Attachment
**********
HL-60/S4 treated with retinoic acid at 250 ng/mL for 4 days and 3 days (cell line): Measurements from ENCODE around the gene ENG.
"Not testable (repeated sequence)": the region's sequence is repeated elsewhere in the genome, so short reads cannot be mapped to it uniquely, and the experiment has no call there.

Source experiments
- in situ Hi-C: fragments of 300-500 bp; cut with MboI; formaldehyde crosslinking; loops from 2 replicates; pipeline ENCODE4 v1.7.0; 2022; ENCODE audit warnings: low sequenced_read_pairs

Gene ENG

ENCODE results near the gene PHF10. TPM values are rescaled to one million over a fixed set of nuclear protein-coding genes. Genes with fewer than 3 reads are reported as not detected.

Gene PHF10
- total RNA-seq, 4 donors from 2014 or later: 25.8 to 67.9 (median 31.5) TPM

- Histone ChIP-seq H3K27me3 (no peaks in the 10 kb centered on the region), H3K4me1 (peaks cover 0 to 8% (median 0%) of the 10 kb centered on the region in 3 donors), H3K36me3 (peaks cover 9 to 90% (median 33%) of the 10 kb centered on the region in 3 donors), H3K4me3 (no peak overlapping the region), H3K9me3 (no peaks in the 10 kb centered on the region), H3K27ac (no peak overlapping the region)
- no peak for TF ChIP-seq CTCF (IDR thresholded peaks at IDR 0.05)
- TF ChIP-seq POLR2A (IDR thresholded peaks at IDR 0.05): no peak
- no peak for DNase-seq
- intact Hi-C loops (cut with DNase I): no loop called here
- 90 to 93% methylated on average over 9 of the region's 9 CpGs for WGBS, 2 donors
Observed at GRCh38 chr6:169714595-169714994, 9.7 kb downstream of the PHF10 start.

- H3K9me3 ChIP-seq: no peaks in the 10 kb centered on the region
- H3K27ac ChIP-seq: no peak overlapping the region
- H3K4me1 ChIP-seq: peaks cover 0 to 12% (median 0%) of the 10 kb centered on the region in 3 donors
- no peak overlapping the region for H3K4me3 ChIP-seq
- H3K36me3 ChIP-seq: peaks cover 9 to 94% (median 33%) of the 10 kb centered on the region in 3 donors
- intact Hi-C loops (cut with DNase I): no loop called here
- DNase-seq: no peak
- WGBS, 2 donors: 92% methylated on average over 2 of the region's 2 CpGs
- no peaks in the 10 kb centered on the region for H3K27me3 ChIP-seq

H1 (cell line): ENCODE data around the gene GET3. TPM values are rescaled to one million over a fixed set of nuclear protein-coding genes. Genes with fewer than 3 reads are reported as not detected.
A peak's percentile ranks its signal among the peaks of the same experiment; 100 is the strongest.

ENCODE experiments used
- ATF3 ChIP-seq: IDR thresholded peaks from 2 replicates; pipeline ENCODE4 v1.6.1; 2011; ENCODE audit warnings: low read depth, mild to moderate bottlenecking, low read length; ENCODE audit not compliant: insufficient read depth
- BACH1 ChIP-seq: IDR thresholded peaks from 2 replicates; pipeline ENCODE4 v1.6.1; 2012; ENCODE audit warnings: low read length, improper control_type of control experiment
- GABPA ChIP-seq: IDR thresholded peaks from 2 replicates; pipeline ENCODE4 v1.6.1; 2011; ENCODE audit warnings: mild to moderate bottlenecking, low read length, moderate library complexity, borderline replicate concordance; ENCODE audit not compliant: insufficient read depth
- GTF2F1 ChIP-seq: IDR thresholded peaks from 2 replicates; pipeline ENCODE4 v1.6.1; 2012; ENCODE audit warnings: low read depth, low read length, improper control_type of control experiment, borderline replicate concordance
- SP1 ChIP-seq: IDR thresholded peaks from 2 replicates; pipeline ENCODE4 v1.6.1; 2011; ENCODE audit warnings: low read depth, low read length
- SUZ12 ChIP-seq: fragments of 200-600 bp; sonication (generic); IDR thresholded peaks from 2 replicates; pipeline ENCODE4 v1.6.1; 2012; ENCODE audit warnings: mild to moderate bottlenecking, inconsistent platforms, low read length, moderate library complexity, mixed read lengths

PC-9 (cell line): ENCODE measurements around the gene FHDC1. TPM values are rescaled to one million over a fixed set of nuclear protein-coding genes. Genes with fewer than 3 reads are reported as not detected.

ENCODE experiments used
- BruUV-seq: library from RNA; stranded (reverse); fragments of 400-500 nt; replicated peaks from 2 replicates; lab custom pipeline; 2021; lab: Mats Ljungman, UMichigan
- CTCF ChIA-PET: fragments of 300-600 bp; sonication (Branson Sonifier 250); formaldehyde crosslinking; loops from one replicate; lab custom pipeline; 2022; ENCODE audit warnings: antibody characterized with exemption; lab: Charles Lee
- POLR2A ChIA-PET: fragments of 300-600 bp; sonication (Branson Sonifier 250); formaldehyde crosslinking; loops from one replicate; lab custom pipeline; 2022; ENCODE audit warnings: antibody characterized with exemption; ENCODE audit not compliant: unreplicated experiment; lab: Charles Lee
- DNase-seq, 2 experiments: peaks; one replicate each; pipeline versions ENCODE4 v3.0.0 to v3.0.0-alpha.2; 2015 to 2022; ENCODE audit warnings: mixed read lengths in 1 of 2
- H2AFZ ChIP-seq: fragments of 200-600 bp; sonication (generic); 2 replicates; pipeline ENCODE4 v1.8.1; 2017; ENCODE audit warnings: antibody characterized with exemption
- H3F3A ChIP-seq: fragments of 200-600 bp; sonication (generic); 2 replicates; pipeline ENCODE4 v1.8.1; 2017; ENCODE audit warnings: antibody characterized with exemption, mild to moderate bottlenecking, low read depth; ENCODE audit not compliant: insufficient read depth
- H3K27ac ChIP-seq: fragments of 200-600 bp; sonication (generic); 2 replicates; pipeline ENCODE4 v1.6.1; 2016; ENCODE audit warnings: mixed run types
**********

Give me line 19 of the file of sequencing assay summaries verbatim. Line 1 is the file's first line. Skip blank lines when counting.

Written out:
- no peak overlapping the region for H3K4me3 ChIP-seq